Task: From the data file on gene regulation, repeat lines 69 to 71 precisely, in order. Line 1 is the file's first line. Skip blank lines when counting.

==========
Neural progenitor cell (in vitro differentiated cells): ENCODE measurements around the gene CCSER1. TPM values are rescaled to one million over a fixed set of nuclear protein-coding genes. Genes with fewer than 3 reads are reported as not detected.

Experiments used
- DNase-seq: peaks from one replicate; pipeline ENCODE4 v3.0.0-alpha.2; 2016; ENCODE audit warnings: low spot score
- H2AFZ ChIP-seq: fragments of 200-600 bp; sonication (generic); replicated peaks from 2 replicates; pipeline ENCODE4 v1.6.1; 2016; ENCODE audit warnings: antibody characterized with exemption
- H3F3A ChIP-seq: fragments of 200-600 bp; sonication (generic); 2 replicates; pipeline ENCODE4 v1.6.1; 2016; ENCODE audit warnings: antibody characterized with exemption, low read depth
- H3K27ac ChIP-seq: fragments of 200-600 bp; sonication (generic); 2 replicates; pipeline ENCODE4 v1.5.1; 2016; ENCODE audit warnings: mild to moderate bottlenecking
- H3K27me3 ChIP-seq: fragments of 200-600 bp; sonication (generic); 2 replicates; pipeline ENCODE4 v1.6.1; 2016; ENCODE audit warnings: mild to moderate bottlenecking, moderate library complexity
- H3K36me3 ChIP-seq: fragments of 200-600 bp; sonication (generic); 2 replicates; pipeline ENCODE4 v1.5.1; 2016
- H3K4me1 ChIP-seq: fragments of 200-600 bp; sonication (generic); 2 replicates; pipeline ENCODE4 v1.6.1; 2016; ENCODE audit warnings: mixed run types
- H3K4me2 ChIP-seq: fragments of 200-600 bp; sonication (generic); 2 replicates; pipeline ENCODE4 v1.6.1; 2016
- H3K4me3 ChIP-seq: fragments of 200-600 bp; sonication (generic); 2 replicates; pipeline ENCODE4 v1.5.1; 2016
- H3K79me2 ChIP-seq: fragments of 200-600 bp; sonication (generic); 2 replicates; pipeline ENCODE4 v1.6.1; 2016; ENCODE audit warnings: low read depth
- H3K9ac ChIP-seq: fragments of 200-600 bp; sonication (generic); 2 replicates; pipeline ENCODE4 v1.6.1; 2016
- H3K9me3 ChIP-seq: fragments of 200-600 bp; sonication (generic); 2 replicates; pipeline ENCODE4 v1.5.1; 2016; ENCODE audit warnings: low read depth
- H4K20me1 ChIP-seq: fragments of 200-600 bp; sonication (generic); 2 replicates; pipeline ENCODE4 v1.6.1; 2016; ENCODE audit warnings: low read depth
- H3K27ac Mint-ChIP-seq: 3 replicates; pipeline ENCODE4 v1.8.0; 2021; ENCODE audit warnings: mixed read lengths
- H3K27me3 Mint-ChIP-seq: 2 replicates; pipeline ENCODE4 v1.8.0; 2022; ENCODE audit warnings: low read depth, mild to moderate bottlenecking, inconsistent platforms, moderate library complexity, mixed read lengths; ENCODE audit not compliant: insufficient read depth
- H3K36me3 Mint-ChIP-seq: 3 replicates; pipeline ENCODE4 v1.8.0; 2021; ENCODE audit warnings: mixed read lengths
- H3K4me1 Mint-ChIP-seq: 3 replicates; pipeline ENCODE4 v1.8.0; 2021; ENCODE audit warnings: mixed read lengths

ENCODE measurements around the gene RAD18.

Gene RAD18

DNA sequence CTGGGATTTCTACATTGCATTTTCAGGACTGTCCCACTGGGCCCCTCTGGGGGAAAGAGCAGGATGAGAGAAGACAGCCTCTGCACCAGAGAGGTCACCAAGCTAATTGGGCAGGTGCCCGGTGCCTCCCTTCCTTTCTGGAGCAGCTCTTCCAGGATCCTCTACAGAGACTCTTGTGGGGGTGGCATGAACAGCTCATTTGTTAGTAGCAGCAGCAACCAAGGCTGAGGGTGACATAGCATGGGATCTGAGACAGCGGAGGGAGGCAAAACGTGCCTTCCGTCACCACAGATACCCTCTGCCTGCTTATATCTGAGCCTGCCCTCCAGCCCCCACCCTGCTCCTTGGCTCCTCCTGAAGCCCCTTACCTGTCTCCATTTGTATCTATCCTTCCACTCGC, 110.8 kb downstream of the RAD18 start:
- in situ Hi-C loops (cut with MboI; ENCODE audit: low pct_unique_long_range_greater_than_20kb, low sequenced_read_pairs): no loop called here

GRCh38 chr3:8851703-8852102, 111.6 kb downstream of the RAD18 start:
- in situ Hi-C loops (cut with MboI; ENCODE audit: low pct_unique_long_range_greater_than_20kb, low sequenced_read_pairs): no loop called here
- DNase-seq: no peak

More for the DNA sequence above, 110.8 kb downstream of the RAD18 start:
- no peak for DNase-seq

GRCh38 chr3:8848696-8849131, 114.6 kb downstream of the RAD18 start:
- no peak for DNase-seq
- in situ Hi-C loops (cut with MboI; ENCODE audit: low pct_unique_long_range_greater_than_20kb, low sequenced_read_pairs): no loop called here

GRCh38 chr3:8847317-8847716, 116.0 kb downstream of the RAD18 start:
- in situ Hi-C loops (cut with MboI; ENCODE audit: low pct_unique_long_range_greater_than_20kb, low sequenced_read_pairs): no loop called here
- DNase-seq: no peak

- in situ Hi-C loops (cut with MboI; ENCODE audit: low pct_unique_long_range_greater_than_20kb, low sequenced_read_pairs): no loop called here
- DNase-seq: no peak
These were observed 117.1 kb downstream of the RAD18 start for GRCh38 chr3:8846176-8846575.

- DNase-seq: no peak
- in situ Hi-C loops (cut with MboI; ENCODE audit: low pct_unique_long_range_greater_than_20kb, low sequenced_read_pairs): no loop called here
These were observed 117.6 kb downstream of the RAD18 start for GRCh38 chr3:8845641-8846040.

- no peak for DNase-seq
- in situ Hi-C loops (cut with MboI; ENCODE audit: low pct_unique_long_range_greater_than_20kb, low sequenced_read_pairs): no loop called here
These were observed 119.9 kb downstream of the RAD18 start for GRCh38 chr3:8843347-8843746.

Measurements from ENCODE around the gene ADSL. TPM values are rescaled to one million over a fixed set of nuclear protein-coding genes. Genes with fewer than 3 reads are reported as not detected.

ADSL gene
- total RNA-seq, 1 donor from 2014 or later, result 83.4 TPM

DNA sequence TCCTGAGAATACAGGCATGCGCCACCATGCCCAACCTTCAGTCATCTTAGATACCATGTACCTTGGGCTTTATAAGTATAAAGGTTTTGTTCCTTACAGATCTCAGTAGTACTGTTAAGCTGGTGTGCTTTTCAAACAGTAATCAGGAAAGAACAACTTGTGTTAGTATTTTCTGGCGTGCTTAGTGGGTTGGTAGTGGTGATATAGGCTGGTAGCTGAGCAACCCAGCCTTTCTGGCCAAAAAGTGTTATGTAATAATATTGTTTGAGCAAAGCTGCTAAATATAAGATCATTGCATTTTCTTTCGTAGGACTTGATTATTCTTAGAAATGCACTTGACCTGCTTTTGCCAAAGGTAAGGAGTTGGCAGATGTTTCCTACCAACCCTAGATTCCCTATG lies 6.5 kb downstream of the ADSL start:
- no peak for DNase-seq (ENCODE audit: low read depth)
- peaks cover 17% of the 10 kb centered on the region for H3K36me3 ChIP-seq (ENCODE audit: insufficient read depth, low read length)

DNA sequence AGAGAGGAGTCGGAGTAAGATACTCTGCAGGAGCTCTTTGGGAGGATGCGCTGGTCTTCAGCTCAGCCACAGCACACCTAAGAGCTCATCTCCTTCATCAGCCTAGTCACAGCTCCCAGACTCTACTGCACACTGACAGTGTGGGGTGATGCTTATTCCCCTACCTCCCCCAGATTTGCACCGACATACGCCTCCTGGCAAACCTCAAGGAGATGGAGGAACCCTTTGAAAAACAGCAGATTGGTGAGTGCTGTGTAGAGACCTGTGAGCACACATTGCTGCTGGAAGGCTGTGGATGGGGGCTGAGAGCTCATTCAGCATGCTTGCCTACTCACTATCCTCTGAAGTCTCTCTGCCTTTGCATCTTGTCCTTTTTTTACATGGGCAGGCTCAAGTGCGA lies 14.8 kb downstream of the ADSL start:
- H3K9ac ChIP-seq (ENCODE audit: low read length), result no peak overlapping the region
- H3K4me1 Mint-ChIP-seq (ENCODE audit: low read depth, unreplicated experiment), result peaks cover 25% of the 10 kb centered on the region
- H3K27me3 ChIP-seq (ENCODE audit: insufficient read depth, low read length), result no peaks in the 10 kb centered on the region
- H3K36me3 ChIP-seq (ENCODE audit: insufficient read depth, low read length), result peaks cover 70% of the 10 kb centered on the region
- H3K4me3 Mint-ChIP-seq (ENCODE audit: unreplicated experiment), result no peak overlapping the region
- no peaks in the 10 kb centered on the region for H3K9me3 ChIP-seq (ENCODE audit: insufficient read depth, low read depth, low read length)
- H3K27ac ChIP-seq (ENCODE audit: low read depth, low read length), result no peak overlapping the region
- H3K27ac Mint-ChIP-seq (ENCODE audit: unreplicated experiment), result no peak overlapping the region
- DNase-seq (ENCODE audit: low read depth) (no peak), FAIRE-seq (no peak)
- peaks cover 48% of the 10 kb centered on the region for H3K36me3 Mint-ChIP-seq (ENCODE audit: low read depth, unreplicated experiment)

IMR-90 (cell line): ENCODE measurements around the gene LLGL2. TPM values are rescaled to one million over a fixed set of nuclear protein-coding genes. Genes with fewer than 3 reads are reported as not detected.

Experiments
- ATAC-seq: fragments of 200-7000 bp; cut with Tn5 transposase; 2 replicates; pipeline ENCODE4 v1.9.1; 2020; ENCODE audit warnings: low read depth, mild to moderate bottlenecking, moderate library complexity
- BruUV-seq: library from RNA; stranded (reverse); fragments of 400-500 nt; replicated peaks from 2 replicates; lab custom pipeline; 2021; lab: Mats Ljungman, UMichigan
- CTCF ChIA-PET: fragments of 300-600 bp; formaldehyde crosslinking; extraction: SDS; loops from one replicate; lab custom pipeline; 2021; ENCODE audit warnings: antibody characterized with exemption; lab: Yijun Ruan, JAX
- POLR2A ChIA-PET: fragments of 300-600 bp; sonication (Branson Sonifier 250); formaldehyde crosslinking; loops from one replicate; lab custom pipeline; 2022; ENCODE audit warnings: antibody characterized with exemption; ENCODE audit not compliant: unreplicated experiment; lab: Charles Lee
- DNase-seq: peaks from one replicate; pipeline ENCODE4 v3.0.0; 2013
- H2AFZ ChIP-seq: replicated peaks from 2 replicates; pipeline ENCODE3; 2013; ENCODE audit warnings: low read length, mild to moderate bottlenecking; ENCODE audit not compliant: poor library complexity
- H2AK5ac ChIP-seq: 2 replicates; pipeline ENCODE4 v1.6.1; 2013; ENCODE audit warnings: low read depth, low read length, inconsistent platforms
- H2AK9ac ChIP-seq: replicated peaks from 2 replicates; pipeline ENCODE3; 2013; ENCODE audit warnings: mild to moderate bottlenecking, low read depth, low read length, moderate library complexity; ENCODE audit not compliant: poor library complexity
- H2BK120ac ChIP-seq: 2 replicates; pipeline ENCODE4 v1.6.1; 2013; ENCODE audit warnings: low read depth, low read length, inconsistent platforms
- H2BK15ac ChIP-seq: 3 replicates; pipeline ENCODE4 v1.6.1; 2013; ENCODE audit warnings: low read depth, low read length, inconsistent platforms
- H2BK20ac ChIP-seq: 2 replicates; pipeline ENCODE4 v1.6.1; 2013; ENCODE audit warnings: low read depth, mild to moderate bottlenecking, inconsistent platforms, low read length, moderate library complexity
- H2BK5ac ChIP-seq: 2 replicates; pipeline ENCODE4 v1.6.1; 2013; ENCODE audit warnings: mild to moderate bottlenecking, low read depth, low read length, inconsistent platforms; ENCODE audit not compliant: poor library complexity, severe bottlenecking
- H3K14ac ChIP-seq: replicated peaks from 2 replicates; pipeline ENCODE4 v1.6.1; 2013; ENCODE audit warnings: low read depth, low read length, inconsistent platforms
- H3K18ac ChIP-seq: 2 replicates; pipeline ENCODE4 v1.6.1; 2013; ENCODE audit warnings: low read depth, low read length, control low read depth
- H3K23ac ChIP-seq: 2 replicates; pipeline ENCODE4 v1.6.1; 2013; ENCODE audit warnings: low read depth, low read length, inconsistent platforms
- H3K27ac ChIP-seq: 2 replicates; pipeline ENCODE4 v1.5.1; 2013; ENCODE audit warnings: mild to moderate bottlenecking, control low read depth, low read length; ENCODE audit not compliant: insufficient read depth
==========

- H2AK5ac ChIP-seq: 2 replicates; pipeline ENCODE4 v1.6.1; 2013; ENCODE audit warnings: low read depth, low read length, inconsistent platforms
- H2AK9ac ChIP-seq: replicated peaks from 2 replicates; pipeline ENCODE3; 2013; ENCODE audit warnings: mild to moderate bottlenecking, low read depth, low read length, moderate library complexity; ENCODE audit not compliant: poor library complexity
- H2BK120ac ChIP-seq: 2 replicates; pipeline ENCODE4 v1.6.1; 2013; ENCODE audit warnings: low read depth, low read length, inconsistent platforms